San Diego, CA, Feb. 3, 2009 — Capgemini released the results from what they’re saying is the first smart grid and renewable energy opinion survey of energy regulators across North America at the DistribuTECH Conference and Exhibition. The Capgemini survey was conducted in conjunction with the National Association of Regulatory Utility Commissioners (NARUC) and Canadian Association of Members of Public Utility Tribunals (CAMPUT) in an effort to develop a comprehensive perspective on smart grid and renewable energy policy in North America.
After years when delivering reliable, cheap and uninterrupted energy was its primary directive, the North American utility industry is now facing growing political, societal and regulatory pressure to produce energy with less environmental impact and to help consumers use energy more efficiently. To meet this challenge, industry regulators are beginning to consider the role of a smarter grid. Such a perspective was reflected in the survey.
Thirty eight percent of respondents already have regulations that require an automated metering infrastructure (AMI) deployment, an additional 7 percent reported that they are allowing deployments without regulations, while 22 percent report additional analysis is either underway or required.
Forty eight percent of respondents favor the recent formation of the NARUC-Federal Energy Regulatory Commission (FERC) Smart Grid Collaborative, while an additional 31 percent felt more time is needed before they can judge. Eighteen states have already joined the Collaborative.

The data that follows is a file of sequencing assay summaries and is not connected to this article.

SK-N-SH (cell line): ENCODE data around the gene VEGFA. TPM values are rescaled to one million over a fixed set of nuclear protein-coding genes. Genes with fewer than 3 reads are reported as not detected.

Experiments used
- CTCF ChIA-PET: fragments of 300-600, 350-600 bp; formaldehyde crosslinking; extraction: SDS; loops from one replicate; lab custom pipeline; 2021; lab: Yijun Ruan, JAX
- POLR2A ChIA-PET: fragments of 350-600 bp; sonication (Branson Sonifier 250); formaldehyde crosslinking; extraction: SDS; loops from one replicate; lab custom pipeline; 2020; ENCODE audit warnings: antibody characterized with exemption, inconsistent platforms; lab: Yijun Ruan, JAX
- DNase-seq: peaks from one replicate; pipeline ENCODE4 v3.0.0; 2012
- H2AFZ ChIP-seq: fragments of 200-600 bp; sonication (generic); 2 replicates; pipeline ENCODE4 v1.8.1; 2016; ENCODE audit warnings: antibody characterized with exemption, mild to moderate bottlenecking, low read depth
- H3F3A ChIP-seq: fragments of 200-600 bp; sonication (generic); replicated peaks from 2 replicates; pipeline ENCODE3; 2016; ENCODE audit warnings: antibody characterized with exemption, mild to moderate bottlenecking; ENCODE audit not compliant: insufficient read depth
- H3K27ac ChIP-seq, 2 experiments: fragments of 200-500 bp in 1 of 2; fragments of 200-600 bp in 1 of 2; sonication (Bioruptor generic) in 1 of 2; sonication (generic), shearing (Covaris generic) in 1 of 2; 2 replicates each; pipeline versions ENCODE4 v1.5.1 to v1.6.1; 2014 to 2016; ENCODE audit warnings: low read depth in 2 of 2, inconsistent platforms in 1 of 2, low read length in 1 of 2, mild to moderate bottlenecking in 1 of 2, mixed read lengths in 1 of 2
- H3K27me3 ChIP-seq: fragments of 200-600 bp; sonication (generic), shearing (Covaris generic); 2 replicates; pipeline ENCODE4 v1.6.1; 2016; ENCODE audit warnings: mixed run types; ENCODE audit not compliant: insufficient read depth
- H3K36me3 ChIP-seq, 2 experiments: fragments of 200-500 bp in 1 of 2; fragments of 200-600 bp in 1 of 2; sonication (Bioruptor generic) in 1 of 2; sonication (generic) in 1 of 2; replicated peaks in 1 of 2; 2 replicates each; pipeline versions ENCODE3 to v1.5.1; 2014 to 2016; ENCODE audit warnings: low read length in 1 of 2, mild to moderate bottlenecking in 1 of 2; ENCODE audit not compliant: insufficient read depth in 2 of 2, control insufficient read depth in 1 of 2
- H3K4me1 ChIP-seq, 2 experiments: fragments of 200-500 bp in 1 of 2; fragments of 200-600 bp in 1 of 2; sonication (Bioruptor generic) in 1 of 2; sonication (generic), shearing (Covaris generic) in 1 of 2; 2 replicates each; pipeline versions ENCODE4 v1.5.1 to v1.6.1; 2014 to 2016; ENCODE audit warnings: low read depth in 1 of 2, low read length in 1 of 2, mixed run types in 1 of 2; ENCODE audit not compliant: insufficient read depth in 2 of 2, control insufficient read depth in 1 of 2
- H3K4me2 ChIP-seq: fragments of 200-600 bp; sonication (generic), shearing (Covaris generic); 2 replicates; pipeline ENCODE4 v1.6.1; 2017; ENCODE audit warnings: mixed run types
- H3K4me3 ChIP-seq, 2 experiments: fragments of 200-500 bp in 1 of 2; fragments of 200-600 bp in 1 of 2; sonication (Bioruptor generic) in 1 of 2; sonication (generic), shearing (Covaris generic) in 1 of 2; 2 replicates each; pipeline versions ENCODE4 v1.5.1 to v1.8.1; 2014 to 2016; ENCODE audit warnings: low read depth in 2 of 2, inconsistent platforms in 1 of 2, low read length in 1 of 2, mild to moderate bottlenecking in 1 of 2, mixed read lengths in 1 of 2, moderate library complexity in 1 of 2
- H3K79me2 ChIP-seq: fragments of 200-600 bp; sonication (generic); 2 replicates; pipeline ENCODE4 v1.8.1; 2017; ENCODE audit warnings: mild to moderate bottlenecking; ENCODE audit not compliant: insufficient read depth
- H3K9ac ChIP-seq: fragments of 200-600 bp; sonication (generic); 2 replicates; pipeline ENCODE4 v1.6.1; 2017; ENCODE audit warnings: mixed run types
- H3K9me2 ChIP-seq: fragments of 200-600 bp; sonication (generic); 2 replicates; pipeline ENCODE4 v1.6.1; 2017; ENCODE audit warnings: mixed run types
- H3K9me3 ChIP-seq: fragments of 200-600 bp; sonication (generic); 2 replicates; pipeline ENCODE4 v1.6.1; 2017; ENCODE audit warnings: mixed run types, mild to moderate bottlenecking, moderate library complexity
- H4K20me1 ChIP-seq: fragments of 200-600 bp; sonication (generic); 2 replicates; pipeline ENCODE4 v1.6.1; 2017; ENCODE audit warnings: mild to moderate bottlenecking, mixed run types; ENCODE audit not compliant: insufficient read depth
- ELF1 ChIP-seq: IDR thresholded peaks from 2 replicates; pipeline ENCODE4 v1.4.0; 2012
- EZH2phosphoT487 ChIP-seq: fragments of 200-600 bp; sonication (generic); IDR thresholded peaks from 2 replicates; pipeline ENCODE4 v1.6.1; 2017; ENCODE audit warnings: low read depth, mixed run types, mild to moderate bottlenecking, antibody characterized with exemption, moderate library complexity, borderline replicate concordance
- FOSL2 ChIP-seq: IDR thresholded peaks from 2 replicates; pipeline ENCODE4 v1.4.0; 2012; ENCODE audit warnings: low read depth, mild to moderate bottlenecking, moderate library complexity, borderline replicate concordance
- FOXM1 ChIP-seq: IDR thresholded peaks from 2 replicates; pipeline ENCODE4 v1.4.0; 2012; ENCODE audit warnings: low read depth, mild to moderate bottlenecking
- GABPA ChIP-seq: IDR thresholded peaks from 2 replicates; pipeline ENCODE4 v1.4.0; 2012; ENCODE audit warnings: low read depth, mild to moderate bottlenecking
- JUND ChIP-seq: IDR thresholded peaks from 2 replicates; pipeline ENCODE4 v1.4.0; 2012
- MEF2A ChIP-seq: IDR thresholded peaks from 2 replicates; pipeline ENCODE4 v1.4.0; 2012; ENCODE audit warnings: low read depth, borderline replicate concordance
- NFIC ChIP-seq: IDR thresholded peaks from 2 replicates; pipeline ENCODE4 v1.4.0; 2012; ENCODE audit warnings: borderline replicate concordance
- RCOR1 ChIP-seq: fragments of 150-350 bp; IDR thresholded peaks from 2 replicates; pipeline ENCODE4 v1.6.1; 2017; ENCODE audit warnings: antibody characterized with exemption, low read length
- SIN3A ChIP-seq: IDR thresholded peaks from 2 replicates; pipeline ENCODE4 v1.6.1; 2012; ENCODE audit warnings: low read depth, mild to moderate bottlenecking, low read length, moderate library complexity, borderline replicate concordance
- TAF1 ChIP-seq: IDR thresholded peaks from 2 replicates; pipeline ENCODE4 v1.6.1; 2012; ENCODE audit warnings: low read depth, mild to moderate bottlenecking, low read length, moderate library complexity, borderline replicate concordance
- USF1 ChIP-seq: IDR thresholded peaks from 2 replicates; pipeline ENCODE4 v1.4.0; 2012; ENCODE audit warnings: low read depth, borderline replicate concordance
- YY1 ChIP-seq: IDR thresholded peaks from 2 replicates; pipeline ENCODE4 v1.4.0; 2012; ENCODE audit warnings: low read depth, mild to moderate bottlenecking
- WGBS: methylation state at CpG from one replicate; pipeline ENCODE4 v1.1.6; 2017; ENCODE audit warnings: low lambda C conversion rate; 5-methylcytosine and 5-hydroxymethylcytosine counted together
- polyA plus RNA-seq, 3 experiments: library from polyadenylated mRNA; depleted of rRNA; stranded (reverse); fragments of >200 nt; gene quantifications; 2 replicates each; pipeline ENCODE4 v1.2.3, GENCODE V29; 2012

“Smart grid is not a fad; smart is the future of the electric grid. This survey shows there is clearly an increasing regulatory acceptance of AMI and a need to ascertain how a smarter grid will improve utility services for consumers,” said Frederick Butler, president of NARUC.
Additional results of the survey revealed that regulators are clearly interested in smart grid and increased energy efficiency, but they are not certain that the benefits outweigh the cost for customers at this point:
* Commissioners have not yet formed a consensus about the values of AMI: The cost of AMI may exceed direct operational savings causing regulators to rely on case-specific filings not general industry valuations.
* Most regulators are not ready to share the real-time costs of energy with all classes of customers: More than half (51 percent) of the respondents do not support real-time pricing for all customer classes and only 9 percent do.
* Renewable energy sources abound but at a price: Nearly three out of four states (73 percent) have access to adequate supplies of renewable resources, but their representative commissioners were quick to add that those resources are substantially more costly than current fuels.
“Utility regulators are in the very early stages of an education and valuation process,” said Roy Ellis, energy, utilities and chemicals regulatory relations leader at Capgemini. “In most cases, this process is a complicated effort to view a cleaner more efficient grid through a prism of existing laws, regulations and market dynamics that were designed to promote the rapid expansion of a least-cost, highly-dependable grid using carbon-based fuels. Interestingly, the speed with which both renewables and the smarter grid take hold may be the result of a growing political belief that a rapid move to clean energy is necessary, and the only way to make the move quickly is with an equally rapid enablement of a smart grid.”
The survey was conducted between September and November 2008, and expands on findings from the June 2008 NARUC Membership Energy Survey. A total of 45 NARUC members and 2 CAMPUT members responded to the survey.
The full study results can be found at Capgemini’s website: www.us.capgemini.com/smartgrid_regulatory.
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